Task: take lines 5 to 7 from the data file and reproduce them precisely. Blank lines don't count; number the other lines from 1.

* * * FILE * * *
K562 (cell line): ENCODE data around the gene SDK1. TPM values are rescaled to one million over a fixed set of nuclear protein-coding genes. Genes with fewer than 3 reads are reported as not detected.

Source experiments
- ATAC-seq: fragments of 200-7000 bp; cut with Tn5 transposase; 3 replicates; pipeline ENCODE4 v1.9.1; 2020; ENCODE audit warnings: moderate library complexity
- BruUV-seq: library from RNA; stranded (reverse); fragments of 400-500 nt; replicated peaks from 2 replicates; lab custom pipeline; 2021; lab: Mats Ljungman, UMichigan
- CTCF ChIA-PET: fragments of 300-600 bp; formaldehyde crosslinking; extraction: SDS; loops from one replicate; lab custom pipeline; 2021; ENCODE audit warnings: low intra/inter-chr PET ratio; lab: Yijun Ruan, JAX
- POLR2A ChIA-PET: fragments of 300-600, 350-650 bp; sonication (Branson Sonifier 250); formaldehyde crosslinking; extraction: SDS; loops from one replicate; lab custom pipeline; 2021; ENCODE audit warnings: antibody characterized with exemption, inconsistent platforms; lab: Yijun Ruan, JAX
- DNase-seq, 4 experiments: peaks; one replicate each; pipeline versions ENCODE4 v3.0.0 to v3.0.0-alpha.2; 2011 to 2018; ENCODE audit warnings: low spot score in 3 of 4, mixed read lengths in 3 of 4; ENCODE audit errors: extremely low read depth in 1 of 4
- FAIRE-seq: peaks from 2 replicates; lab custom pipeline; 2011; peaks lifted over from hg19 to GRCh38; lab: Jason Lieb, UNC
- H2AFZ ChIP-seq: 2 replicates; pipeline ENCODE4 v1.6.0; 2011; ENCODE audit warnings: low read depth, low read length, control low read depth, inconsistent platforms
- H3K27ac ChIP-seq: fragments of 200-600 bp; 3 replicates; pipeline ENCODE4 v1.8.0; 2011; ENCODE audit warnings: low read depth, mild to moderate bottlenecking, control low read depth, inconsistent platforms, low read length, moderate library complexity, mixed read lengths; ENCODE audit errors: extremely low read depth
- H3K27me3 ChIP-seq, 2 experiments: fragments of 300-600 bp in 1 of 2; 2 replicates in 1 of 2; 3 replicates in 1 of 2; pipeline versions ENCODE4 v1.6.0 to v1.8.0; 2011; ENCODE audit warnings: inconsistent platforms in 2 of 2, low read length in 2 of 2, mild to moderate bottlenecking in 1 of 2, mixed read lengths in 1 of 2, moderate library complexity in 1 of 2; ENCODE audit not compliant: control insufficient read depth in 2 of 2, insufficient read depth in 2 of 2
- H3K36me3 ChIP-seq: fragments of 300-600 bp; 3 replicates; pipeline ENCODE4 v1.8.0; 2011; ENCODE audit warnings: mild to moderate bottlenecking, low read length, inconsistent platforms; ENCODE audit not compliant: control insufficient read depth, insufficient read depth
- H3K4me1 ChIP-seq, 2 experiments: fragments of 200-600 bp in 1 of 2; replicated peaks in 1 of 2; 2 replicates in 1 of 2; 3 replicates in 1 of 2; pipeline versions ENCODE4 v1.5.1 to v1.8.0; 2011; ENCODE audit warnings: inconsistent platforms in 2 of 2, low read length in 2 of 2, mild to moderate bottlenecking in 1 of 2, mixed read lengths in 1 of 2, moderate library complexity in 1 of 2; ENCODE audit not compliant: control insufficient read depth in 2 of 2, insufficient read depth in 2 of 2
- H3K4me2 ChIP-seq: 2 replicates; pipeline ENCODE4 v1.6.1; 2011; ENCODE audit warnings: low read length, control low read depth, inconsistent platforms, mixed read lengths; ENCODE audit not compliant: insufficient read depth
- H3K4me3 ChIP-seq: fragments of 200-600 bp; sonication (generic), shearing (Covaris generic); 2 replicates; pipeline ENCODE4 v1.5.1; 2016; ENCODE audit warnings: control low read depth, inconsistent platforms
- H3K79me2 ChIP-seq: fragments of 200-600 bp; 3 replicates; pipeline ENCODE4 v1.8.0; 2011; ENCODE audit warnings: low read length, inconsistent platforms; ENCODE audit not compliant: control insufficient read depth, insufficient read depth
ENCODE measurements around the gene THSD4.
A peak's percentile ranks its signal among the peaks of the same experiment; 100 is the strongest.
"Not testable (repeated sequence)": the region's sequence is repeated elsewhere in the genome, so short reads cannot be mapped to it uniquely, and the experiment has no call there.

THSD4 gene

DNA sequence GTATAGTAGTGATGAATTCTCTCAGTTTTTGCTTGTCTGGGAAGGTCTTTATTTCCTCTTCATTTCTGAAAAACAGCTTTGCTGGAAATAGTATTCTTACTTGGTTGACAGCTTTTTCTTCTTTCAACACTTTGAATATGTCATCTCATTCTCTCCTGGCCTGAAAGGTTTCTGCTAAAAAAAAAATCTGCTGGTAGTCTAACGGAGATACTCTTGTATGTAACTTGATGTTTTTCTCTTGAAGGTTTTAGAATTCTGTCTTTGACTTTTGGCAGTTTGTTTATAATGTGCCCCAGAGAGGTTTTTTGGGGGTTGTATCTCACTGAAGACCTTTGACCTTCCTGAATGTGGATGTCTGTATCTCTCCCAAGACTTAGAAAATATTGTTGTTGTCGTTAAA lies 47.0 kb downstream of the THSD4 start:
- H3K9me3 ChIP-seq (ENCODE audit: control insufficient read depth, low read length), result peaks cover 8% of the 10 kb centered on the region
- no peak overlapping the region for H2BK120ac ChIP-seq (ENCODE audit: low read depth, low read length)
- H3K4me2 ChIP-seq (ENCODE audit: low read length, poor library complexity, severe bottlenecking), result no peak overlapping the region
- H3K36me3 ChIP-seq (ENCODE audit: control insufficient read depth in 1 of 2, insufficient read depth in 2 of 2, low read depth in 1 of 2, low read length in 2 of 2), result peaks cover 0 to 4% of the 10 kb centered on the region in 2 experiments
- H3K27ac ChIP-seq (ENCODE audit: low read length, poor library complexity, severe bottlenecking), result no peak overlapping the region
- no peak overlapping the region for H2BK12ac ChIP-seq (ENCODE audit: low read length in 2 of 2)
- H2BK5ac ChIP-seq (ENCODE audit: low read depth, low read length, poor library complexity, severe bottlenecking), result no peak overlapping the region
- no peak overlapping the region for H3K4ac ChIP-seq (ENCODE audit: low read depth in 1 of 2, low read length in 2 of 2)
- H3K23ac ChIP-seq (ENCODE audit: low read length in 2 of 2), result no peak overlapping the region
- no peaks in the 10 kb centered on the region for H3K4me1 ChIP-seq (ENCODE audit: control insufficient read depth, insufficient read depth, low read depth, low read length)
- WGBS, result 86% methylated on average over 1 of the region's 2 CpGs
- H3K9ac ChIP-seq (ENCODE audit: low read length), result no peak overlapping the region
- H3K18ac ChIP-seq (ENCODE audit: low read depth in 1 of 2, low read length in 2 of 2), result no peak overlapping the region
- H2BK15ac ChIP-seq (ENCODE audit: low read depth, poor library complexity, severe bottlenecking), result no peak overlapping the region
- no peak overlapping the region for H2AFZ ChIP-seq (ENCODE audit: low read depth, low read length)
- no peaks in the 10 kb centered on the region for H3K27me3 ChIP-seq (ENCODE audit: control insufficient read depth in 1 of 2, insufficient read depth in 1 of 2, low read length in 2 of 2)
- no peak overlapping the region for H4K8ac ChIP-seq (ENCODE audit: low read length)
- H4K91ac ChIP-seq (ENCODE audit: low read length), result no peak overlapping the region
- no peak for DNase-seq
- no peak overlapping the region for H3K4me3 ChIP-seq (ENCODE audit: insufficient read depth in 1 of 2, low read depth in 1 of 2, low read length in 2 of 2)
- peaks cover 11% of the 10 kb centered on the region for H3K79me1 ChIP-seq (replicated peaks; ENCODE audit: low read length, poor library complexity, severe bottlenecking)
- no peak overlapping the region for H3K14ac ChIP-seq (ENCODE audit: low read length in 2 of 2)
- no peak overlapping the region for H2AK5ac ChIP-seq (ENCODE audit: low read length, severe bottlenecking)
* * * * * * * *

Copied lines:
- CTCF ChIA-PET: fragments of 300-600 bp; formaldehyde crosslinking; extraction: SDS; loops from one replicate; lab custom pipeline; 2021; ENCODE audit warnings: low intra/inter-chr PET ratio; lab: Yijun Ruan, JAX
- POLR2A ChIA-PET: fragments of 300-600, 350-650 bp; sonication (Branson Sonifier 250); formaldehyde crosslinking; extraction: SDS; loops from one replicate; lab custom pipeline; 2021; ENCODE audit warnings: antibody characterized with exemption, inconsistent platforms; lab: Yijun Ruan, JAX
- DNase-seq, 4 experiments: peaks; one replicate each; pipeline versions ENCODE4 v3.0.0 to v3.0.0-alpha.2; 2011 to 2018; ENCODE audit warnings: low spot score in 3 of 4, mixed read lengths in 3 of 4; ENCODE audit errors: extremely low read depth in 1 of 4